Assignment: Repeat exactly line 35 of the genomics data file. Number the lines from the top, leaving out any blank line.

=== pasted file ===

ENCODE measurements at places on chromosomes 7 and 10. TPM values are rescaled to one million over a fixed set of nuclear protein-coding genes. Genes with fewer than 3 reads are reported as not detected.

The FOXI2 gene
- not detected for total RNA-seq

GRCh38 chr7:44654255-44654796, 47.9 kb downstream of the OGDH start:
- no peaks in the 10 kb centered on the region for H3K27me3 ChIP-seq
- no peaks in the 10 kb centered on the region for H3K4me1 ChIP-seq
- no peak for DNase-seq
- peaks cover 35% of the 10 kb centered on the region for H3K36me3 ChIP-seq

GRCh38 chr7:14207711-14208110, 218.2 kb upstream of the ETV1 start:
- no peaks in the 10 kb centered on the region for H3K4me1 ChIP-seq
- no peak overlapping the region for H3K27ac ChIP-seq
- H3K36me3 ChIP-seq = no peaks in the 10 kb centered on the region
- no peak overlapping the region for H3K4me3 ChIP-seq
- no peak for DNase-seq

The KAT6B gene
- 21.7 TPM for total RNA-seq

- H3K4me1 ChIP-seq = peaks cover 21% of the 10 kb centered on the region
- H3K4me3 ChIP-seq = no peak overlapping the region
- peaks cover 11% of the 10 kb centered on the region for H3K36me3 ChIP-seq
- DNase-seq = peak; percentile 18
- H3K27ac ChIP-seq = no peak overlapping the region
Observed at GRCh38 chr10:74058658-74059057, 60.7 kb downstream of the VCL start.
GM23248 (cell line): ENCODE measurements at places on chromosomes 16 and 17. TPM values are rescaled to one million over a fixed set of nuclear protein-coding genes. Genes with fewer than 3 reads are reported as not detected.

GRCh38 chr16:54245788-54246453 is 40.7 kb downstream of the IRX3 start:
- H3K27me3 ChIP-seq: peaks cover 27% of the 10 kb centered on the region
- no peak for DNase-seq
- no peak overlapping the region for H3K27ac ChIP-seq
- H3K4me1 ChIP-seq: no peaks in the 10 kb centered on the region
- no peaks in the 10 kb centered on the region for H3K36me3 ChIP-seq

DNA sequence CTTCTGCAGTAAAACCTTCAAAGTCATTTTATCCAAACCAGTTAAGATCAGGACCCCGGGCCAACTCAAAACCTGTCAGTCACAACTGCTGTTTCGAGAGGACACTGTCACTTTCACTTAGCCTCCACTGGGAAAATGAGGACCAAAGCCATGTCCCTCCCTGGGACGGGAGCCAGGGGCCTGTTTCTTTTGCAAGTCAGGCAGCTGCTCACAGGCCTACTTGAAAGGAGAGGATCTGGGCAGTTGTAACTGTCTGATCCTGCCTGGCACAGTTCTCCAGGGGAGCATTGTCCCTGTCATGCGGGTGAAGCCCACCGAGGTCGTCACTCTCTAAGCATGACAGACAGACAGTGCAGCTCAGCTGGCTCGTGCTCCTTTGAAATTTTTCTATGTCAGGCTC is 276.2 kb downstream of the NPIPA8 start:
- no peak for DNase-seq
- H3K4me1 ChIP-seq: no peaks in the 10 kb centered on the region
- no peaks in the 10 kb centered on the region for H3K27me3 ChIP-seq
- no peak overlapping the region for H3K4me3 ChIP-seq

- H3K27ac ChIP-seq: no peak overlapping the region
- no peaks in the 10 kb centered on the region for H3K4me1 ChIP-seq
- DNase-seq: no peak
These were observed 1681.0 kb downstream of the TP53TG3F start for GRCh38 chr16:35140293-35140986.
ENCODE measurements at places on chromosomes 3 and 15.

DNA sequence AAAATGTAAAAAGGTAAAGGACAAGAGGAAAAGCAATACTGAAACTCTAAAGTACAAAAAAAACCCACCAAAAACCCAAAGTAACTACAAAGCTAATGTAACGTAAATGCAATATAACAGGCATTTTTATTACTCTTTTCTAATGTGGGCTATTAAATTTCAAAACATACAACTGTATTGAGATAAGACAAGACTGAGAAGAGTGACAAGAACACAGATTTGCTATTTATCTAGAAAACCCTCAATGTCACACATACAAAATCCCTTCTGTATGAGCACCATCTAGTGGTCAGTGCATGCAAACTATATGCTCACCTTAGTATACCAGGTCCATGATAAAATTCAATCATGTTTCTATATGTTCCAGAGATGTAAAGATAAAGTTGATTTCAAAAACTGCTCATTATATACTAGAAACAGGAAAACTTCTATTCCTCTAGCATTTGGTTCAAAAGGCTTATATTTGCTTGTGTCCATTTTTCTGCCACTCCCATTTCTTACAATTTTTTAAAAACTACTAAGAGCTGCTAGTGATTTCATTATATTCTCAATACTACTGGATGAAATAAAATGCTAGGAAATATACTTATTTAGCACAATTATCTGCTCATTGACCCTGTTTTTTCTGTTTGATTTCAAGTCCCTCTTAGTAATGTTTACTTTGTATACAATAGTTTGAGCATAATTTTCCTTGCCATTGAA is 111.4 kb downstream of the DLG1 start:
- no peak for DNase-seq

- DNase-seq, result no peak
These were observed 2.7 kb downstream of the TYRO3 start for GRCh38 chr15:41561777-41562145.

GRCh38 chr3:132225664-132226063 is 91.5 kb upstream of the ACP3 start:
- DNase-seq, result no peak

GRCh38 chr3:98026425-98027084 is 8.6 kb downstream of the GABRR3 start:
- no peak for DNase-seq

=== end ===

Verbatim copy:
- H3K27ac ChIP-seq: no peak overlapping the region